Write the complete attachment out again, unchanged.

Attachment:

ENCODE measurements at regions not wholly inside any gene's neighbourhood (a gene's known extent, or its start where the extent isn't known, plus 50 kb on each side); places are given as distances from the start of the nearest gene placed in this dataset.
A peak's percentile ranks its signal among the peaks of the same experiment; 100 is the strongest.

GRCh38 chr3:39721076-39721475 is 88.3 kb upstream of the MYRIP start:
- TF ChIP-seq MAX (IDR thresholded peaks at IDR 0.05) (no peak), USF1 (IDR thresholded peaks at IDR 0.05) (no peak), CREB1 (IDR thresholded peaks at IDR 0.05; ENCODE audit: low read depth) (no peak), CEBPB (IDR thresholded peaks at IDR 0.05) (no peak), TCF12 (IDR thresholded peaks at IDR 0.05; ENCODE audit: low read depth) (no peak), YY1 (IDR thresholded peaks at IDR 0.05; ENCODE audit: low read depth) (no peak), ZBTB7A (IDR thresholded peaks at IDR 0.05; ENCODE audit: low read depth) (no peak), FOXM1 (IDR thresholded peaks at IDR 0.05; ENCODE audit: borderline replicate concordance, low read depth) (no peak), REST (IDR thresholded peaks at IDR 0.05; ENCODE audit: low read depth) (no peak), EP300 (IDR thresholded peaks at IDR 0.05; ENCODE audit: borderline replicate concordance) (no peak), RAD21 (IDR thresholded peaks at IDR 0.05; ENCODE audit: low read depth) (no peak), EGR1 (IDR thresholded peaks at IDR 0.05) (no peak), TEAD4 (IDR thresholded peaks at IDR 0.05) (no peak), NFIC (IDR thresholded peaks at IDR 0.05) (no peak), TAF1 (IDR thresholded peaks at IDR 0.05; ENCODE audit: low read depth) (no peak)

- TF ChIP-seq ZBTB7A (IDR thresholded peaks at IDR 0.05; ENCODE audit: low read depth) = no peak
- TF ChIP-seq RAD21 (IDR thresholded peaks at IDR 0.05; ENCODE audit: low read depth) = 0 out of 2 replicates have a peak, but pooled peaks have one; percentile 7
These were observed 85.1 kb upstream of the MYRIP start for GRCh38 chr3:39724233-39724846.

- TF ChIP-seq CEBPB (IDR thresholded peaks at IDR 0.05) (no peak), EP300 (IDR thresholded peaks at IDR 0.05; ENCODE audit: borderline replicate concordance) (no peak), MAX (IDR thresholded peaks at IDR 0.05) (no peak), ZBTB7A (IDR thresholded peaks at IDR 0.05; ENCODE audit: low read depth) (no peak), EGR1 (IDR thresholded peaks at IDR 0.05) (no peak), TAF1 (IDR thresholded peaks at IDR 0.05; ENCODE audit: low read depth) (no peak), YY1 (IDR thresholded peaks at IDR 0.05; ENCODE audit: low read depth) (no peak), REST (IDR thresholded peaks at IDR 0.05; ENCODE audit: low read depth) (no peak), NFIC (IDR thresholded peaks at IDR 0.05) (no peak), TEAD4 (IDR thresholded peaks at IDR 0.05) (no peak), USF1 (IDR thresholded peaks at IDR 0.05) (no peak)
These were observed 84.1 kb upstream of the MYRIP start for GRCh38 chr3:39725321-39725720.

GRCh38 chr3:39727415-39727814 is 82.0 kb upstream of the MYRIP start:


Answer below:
ENCODE measurements at regions not wholly inside any gene's neighbourhood (a gene's known extent, or its start where the extent isn't known, plus 50 kb on each side); places are given as distances from the start of the nearest gene placed in this dataset.
A peak's percentile ranks its signal among the peaks of the same experiment; 100 is the strongest.

GRCh38 chr3:39721076-39721475 is 88.3 kb upstream of the MYRIP start:
- TF ChIP-seq MAX (IDR thresholded peaks at IDR 0.05) (no peak), USF1 (IDR thresholded peaks at IDR 0.05) (no peak), CREB1 (IDR thresholded peaks at IDR 0.05; ENCODE audit: low read depth) (no peak), CEBPB (IDR thresholded peaks at IDR 0.05) (no peak), TCF12 (IDR thresholded peaks at IDR 0.05; ENCODE audit: low read depth) (no peak), YY1 (IDR thresholded peaks at IDR 0.05; ENCODE audit: low read depth) (no peak), ZBTB7A (IDR thresholded peaks at IDR 0.05; ENCODE audit: low read depth) (no peak), FOXM1 (IDR thresholded peaks at IDR 0.05; ENCODE audit: borderline replicate concordance, low read depth) (no peak), REST (IDR thresholded peaks at IDR 0.05; ENCODE audit: low read depth) (no peak), EP300 (IDR thresholded peaks at IDR 0.05; ENCODE audit: borderline replicate concordance) (no peak), RAD21 (IDR thresholded peaks at IDR 0.05; ENCODE audit: low read depth) (no peak), EGR1 (IDR thresholded peaks at IDR 0.05) (no peak), TEAD4 (IDR thresholded peaks at IDR 0.05) (no peak), NFIC (IDR thresholded peaks at IDR 0.05) (no peak), TAF1 (IDR thresholded peaks at IDR 0.05; ENCODE audit: low read depth) (no peak)

- TF ChIP-seq ZBTB7A (IDR thresholded peaks at IDR 0.05; ENCODE audit: low read depth) = no peak
- TF ChIP-seq RAD21 (IDR thresholded peaks at IDR 0.05; ENCODE audit: low read depth) = 0 out of 2 replicates have a peak, but pooled peaks have one; percentile 7
These were observed 85.1 kb upstream of the MYRIP start for GRCh38 chr3:39724233-39724846.

- TF ChIP-seq CEBPB (IDR thresholded peaks at IDR 0.05) (no peak), EP300 (IDR thresholded peaks at IDR 0.05; ENCODE audit: borderline replicate concordance) (no peak), MAX (IDR thresholded peaks at IDR 0.05) (no peak), ZBTB7A (IDR thresholded peaks at IDR 0.05; ENCODE audit: low read depth) (no peak), EGR1 (IDR thresholded peaks at IDR 0.05) (no peak), TAF1 (IDR thresholded peaks at IDR 0.05; ENCODE audit: low read depth) (no peak), YY1 (IDR thresholded peaks at IDR 0.05; ENCODE audit: low read depth) (no peak), REST (IDR thresholded peaks at IDR 0.05; ENCODE audit: low read depth) (no peak), NFIC (IDR thresholded peaks at IDR 0.05) (no peak), TEAD4 (IDR thresholded peaks at IDR 0.05) (no peak), USF1 (IDR thresholded peaks at IDR 0.05) (no peak)
These were observed 84.1 kb upstream of the MYRIP start for GRCh38 chr3:39725321-39725720.

GRCh38 chr3:39727415-39727814 is 82.0 kb upstream of the MYRIP start: